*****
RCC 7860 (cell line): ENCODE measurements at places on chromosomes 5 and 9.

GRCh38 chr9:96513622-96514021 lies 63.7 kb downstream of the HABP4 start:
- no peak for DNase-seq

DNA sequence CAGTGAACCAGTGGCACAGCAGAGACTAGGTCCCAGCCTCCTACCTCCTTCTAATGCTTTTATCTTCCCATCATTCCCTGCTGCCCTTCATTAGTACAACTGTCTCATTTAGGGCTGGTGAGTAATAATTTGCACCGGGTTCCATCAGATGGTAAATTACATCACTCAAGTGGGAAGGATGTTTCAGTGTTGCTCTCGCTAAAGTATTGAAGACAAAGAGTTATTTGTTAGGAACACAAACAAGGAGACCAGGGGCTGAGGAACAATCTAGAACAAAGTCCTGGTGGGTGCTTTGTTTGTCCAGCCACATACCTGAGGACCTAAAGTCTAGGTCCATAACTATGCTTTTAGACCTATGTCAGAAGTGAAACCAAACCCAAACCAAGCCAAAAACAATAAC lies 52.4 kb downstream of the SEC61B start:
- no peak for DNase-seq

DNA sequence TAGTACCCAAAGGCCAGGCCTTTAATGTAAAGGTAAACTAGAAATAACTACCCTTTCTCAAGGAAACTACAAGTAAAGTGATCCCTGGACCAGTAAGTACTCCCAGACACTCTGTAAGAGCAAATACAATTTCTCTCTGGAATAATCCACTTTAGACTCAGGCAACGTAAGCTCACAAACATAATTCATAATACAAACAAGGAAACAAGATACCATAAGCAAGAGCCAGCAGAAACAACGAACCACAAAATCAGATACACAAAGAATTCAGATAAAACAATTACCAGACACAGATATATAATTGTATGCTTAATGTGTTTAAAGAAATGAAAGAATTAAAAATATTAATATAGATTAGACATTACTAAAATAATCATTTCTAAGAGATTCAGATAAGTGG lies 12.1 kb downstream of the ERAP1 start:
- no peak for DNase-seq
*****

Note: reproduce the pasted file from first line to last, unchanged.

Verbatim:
RCC 7860 (cell line): ENCODE measurements at places on chromosomes 5 and 9.

GRCh38 chr9:96513622-96514021 lies 63.7 kb downstream of the HABP4 start:
- no peak for DNase-seq

DNA sequence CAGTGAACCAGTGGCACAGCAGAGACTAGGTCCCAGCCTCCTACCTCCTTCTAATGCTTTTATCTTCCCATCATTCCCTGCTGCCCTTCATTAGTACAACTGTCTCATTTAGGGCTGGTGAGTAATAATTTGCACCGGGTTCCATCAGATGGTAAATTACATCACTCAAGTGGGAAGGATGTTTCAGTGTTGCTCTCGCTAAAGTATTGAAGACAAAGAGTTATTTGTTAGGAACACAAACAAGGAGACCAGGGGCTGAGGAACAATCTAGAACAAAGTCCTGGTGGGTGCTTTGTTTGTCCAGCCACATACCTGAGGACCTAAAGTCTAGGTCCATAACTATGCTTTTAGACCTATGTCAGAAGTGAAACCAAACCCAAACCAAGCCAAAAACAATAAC lies 52.4 kb downstream of the SEC61B start:
- no peak for DNase-seq

DNA sequence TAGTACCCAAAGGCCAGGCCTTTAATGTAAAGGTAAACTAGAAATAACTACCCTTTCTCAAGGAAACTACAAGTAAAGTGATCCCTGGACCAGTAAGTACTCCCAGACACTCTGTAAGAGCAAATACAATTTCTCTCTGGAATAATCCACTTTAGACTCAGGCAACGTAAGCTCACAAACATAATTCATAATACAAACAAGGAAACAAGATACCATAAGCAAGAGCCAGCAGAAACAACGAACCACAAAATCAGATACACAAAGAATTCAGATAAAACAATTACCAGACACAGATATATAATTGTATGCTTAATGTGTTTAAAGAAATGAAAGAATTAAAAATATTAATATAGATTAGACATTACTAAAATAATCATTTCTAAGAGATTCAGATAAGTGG lies 12.1 kb downstream of the ERAP1 start:
- no peak for DNase-seq